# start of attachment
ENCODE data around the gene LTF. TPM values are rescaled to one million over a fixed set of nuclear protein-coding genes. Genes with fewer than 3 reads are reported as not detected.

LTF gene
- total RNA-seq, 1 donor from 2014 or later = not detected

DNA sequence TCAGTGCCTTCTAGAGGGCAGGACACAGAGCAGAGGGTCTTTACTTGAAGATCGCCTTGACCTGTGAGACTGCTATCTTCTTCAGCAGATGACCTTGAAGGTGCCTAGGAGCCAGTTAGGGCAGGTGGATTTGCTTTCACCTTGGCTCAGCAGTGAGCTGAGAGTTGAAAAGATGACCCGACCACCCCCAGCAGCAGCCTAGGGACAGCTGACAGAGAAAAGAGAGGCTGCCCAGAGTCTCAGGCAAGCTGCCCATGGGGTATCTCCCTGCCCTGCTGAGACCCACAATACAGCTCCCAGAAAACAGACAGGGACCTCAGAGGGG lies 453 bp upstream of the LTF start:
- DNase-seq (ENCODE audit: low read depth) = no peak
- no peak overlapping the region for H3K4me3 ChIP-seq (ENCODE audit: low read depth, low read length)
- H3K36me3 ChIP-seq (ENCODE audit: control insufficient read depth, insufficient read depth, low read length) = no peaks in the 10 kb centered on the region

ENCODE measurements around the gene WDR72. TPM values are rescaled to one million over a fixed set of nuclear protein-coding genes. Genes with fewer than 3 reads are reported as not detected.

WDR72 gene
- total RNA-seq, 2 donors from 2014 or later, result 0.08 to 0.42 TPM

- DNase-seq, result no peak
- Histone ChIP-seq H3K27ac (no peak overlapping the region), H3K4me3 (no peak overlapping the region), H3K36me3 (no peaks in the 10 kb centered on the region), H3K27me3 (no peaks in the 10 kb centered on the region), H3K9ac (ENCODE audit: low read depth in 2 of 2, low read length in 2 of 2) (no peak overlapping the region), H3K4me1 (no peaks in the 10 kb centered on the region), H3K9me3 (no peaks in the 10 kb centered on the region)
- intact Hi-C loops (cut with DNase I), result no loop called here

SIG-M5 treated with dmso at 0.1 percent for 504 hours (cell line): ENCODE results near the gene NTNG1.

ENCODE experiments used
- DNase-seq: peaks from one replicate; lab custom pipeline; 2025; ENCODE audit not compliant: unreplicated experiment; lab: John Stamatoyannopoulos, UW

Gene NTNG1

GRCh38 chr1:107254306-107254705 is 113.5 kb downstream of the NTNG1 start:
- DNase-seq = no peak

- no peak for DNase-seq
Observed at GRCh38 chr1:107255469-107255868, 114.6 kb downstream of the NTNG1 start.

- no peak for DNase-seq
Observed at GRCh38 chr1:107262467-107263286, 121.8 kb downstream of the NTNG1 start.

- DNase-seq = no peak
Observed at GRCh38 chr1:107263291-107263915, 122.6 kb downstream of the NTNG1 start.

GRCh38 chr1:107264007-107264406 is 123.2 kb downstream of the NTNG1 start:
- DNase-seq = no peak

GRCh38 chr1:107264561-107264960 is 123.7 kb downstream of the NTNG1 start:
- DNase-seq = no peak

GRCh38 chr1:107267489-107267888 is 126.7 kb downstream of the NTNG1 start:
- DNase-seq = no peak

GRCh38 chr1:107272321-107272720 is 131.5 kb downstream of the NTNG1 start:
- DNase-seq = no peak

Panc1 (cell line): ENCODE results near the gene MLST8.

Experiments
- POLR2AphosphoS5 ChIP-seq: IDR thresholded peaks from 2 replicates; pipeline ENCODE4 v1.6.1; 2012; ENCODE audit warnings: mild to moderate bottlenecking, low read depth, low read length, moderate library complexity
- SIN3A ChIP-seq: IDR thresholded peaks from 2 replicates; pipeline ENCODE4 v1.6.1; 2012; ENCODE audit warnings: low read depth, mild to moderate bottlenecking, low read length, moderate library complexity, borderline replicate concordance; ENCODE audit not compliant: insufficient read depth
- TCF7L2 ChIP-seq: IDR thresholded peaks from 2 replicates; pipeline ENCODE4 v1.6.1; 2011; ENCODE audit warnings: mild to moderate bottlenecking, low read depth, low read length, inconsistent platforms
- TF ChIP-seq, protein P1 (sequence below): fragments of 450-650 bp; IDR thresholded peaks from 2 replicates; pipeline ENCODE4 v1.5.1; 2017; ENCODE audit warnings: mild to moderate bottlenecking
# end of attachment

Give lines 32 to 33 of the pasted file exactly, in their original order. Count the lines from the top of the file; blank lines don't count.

GRCh38 chr1:107272321-107272720 is 131.5 kb downstream of the NTNG1 start:
- DNase-seq = no peak